core funded Institutes, and Cancer Research UK Centres.
4. International mobility in research is vital
to maintain high quality research, to share skills and training
and to drive science forward.
5. Cancer Research UK is internationally renowned
for conducting world-leading research. We recruit students from
an international pool to ensure that we are working with the very
best, to continue to produce the highest quality research.
6. Cancer Research UK has five core funded research
institutes all of which host international scientists dedicated
to cancer research. These include PhD students, early career post-doctoral
research fellows and established group leaders. We firmly believe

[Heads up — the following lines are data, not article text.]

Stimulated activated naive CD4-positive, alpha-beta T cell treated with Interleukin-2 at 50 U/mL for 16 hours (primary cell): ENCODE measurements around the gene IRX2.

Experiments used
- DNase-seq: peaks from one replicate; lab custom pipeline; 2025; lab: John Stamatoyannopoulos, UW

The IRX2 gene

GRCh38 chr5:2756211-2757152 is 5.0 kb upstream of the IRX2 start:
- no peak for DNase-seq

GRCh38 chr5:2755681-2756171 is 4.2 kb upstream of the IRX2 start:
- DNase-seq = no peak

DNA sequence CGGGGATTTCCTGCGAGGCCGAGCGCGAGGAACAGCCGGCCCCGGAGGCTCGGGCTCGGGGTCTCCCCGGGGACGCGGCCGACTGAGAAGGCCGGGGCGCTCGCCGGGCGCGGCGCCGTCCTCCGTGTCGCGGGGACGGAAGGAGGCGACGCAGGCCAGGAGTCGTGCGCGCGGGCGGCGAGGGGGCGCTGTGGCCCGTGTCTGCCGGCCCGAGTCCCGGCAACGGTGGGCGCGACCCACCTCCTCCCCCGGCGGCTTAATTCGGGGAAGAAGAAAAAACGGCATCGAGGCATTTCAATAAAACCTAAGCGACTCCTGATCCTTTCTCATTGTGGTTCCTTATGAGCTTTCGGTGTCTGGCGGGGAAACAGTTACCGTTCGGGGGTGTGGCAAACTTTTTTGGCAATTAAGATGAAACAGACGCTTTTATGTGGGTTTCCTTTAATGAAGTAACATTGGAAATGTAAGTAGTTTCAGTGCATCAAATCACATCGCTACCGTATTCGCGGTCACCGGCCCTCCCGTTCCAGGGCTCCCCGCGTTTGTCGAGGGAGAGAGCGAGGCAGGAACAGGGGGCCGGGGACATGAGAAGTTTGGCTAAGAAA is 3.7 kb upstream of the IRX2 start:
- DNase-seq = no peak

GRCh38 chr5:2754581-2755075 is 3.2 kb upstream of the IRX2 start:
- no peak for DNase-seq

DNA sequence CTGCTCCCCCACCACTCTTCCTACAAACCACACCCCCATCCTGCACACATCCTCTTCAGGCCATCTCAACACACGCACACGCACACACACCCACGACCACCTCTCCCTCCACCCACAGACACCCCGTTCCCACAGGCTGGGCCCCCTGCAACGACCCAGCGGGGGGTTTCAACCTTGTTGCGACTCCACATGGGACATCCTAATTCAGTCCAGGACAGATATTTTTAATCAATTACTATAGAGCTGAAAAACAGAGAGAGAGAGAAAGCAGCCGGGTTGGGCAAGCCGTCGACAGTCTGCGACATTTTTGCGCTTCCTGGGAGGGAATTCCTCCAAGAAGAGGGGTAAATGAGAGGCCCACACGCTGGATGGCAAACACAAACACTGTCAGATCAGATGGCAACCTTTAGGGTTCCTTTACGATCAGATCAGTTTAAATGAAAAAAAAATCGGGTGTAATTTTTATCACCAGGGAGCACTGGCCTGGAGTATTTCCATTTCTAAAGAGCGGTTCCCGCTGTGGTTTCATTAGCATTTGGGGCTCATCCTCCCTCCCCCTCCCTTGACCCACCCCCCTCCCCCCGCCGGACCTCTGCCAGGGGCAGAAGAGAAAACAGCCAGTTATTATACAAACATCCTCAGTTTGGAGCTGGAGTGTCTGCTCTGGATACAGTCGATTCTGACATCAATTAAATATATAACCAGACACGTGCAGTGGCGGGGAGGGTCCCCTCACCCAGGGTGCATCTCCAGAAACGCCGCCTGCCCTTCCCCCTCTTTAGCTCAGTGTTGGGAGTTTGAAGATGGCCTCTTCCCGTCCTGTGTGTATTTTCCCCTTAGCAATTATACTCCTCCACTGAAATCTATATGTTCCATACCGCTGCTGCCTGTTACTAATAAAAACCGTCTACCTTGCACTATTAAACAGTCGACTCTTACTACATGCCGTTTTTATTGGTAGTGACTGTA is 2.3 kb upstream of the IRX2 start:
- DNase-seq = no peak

that this injection of international talent makes a vital contribution
to our research.
7. International researchers also promote the
success of UK-grown talent, who benefit both from the pressure
of competition, and from the broader sharing of skills and training
made available by working in UK laboratories with non-UK researchers.
8. The table below outlines the extent to which
our institutes recruit PhD students from outside the EU. Sudden
restriction of this sort of recruitment could be destabilising
to UK science.
|Cambridge Research Institute, CRI (2010)
|Beatson Institute, Glasgow (2009)||7
|Paterson Institute, Manchester (2010)||5
|Gray Institute for Radiation Oncology and Biology, Oxford (2010)
|London Research Institute, LRI (2010)||25
9. In responding to the Committee inquiry, we have addressed
the points that we feel are most relevant to our experience.
The impact different levels of cuts might have on the various
sectors, and the impact, if any, that reductions in student visas
might have on the UK's standing in the world.